Firstly, general insurance premium markets have been soft in recent years, and there is a chance that the assumption of a flattening market in FY16 is a little premature. Rival insurance broking business Austbrokers (AUB) described the market outlook at its AGM as seeing lower levels of premium rate reduction in FY16. This suggests that the decline in premiums is starting to stabilise, but with benign inflation, and continuing levels of competition, there is risk that this trend may take a little longer to turn than anticipated. Slower decline is the first step towards stabilisation, but investors should be aware that the market is weak in general insurance premiums.
Secondly, SDF faces the task of successfully operating and integrating large acquisitions. My view is that SDF management have a very strong history as aggregators within the insurance broking market, and it is a relatively safe assumption that the management team’s forecasts are achievable for these acquired businesses.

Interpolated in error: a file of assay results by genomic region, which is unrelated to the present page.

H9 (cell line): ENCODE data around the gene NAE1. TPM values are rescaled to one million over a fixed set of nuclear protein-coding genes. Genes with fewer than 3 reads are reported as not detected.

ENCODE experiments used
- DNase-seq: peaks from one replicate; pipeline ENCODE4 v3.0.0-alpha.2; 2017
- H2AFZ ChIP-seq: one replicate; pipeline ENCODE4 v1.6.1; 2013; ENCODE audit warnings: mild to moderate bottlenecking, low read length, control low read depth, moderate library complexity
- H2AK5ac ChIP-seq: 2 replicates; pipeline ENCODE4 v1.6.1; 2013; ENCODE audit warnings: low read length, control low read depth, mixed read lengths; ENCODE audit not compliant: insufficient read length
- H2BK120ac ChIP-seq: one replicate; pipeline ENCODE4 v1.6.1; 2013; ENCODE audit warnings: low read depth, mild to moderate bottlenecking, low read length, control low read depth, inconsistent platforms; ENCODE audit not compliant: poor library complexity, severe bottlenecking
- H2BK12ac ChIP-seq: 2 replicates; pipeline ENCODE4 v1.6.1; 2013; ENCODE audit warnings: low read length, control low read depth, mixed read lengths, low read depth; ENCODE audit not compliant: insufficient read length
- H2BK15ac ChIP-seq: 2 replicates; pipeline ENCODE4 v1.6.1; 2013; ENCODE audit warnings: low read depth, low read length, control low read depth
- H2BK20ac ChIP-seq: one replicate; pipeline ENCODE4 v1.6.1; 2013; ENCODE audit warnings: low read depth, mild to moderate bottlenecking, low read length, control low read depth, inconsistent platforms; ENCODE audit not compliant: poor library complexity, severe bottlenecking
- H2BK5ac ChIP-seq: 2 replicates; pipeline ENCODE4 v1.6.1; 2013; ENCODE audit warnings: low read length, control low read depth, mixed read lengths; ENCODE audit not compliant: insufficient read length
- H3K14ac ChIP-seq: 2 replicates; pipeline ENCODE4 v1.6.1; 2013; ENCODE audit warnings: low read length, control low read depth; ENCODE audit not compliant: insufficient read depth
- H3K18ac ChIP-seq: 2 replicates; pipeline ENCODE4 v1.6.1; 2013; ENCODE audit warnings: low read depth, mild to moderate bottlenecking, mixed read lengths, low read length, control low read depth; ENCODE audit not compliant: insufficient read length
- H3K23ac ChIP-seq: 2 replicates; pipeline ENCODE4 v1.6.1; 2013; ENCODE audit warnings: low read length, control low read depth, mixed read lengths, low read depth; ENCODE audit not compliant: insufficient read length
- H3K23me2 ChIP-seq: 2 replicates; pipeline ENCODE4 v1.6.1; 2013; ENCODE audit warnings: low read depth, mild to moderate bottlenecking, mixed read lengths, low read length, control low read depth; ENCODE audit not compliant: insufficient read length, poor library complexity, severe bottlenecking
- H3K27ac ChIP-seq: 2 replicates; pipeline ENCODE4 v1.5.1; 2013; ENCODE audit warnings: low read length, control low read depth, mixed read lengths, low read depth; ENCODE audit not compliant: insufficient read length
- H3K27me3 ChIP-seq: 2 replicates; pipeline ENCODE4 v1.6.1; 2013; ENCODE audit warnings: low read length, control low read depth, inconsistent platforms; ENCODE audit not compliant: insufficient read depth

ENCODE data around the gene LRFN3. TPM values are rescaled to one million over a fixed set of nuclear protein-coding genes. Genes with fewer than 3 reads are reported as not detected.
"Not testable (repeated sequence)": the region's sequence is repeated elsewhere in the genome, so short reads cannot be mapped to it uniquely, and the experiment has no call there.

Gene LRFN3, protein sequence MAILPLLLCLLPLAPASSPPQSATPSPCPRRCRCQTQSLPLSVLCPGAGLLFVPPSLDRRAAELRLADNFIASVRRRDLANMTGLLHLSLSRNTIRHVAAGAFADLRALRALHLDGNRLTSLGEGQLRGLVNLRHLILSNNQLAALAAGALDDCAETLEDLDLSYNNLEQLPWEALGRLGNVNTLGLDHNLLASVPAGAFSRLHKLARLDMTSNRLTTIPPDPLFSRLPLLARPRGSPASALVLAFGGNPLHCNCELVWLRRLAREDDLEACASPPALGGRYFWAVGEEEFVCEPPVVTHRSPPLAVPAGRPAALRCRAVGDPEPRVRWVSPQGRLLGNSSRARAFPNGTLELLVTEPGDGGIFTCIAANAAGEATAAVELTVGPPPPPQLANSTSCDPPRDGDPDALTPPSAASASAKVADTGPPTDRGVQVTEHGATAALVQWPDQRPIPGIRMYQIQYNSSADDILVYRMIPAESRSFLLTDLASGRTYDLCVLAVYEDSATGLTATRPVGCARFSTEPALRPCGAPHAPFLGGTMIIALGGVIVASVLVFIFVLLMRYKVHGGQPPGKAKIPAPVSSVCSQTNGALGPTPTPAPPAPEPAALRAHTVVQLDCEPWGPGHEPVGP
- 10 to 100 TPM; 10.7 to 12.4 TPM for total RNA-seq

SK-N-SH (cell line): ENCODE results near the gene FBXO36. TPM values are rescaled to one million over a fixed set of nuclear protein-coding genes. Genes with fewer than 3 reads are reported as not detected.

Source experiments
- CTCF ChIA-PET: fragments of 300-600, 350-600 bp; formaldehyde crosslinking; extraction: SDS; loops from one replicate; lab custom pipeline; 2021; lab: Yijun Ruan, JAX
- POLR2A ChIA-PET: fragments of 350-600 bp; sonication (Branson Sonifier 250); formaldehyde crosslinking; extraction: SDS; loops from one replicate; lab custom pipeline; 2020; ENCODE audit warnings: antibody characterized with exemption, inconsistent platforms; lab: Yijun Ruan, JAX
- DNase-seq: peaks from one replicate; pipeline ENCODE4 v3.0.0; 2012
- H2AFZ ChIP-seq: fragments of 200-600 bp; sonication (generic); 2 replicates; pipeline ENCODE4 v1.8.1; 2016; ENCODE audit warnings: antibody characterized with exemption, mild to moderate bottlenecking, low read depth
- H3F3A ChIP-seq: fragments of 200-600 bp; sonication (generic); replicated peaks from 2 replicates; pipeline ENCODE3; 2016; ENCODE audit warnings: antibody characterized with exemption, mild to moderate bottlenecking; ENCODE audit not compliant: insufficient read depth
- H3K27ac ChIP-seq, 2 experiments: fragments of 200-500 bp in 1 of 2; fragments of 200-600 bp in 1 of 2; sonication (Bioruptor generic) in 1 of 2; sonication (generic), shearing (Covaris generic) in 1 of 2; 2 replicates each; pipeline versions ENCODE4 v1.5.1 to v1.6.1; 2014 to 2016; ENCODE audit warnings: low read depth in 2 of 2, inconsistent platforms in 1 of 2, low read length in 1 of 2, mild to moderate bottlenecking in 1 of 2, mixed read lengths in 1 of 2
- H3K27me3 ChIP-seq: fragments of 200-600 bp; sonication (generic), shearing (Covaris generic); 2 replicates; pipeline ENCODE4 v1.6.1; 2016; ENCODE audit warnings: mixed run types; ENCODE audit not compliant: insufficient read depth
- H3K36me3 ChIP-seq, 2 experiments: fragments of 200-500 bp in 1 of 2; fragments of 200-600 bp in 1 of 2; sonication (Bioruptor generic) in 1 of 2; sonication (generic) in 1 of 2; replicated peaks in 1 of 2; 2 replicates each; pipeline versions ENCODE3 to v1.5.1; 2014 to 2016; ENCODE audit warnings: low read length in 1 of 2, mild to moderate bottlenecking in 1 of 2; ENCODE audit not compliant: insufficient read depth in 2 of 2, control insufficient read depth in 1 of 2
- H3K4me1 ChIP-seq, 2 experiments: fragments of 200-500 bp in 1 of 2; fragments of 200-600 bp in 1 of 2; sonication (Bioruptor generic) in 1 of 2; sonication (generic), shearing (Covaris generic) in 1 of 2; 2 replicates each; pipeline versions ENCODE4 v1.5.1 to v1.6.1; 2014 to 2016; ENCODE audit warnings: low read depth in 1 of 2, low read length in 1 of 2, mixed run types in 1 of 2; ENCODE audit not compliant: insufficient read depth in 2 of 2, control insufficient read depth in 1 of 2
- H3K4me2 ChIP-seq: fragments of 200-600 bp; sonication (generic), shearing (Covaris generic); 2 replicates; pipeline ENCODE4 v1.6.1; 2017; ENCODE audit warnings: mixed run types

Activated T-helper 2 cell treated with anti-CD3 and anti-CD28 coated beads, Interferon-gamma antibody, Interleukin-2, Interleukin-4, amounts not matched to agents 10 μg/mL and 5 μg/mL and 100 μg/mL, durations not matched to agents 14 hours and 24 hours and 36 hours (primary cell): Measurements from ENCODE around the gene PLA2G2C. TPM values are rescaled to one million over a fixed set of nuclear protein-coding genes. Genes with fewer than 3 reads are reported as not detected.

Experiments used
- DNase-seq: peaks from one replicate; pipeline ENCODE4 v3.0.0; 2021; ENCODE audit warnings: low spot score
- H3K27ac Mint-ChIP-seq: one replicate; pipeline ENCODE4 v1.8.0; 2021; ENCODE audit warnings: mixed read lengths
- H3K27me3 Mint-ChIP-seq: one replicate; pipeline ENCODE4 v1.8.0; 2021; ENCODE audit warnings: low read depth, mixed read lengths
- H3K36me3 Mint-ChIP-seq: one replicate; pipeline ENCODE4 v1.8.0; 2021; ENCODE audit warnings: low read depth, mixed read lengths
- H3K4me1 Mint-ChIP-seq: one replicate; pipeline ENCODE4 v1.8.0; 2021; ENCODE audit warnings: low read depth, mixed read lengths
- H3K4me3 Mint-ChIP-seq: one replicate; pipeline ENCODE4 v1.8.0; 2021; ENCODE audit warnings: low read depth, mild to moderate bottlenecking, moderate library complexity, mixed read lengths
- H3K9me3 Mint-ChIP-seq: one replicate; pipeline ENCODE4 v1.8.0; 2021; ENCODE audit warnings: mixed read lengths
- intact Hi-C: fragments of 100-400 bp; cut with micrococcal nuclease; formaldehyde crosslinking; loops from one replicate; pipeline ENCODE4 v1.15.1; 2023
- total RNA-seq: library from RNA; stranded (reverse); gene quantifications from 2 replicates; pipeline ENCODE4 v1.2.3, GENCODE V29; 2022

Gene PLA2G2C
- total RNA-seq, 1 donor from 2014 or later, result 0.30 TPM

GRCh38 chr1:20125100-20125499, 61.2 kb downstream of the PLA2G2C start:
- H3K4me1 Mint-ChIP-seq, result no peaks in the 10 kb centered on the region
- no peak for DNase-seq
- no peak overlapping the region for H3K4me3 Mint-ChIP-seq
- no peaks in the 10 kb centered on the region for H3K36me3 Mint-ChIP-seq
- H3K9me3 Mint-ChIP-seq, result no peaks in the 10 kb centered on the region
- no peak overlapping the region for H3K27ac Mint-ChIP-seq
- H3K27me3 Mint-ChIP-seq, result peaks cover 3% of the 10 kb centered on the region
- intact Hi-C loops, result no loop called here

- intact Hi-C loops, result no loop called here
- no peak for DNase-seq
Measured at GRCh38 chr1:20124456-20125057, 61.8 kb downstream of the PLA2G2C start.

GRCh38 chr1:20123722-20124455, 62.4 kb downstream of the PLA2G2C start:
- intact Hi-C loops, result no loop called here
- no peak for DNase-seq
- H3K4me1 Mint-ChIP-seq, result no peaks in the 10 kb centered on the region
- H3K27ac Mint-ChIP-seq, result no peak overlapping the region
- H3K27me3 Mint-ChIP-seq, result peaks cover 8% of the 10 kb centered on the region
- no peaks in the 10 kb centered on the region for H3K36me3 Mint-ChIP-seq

SDF is priced at a discount – unfairly
I have mentioned that SDF is attractive when compared to its closest peer on the ASX – Austbrokers (AUB). Here is a table based upon Bloomberg consensus numbers showing the relative value metrics to which I am referring:
Source: Bloomberg, Eureka Report
This table shows that SDF’s forecast growth prospects are slightly better than AUB (using the Bloomberg estimates). Additionally, the company’s PE is lower indicating that the market is not pricing in this relatively better growth outlook. My view is that this growth aspect of SDF is what makes the company more attractive. SDF, is now also more diversified than AUB where insurance broking accounts for 77 per cent of profits.